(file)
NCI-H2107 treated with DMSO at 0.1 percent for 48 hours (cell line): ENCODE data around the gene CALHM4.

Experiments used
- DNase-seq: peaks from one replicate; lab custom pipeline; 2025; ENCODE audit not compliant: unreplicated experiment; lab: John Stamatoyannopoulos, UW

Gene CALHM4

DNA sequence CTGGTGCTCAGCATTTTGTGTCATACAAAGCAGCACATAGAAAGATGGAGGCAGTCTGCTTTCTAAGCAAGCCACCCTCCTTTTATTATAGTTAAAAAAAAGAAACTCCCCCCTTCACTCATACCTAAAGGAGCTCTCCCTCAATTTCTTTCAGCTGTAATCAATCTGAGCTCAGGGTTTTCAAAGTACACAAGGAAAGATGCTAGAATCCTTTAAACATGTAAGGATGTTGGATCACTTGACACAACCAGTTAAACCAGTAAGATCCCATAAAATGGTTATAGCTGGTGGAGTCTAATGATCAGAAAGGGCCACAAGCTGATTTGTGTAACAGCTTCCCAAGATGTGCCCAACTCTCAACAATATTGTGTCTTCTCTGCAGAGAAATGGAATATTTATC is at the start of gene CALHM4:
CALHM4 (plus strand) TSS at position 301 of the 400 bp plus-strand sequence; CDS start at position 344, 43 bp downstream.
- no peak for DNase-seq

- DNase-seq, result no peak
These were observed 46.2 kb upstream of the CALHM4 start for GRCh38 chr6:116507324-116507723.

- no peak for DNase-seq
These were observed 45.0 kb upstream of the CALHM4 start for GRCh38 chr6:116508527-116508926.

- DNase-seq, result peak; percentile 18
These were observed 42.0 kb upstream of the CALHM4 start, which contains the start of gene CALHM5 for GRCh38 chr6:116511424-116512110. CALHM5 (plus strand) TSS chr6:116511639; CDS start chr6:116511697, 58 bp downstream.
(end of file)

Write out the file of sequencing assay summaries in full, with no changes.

NCI-H2107 treated with DMSO at 0.1 percent for 48 hours (cell line): ENCODE data around the gene CALHM4.

Experiments used
- DNase-seq: peaks from one replicate; lab custom pipeline; 2025; ENCODE audit not compliant: unreplicated experiment; lab: John Stamatoyannopoulos, UW

Gene CALHM4

DNA sequence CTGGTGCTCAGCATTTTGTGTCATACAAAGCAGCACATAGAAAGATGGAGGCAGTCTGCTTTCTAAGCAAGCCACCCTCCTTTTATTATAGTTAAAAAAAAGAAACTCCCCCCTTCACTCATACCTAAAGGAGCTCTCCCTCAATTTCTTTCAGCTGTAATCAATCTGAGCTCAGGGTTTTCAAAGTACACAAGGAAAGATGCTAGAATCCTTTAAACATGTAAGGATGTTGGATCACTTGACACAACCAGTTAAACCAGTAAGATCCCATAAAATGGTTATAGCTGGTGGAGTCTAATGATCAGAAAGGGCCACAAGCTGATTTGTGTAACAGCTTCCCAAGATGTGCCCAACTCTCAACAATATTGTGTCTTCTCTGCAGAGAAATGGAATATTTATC is at the start of gene CALHM4:
CALHM4 (plus strand) TSS at position 301 of the 400 bp plus-strand sequence; CDS start at position 344, 43 bp downstream.
- no peak for DNase-seq

- DNase-seq, result no peak
These were observed 46.2 kb upstream of the CALHM4 start for GRCh38 chr6:116507324-116507723.

- no peak for DNase-seq
These were observed 45.0 kb upstream of the CALHM4 start for GRCh38 chr6:116508527-116508926.

- DNase-seq, result peak; percentile 18
These were observed 42.0 kb upstream of the CALHM4 start, which contains the start of gene CALHM5 for GRCh38 chr6:116511424-116512110. CALHM5 (plus strand) TSS chr6:116511639; CDS start chr6:116511697, 58 bp downstream.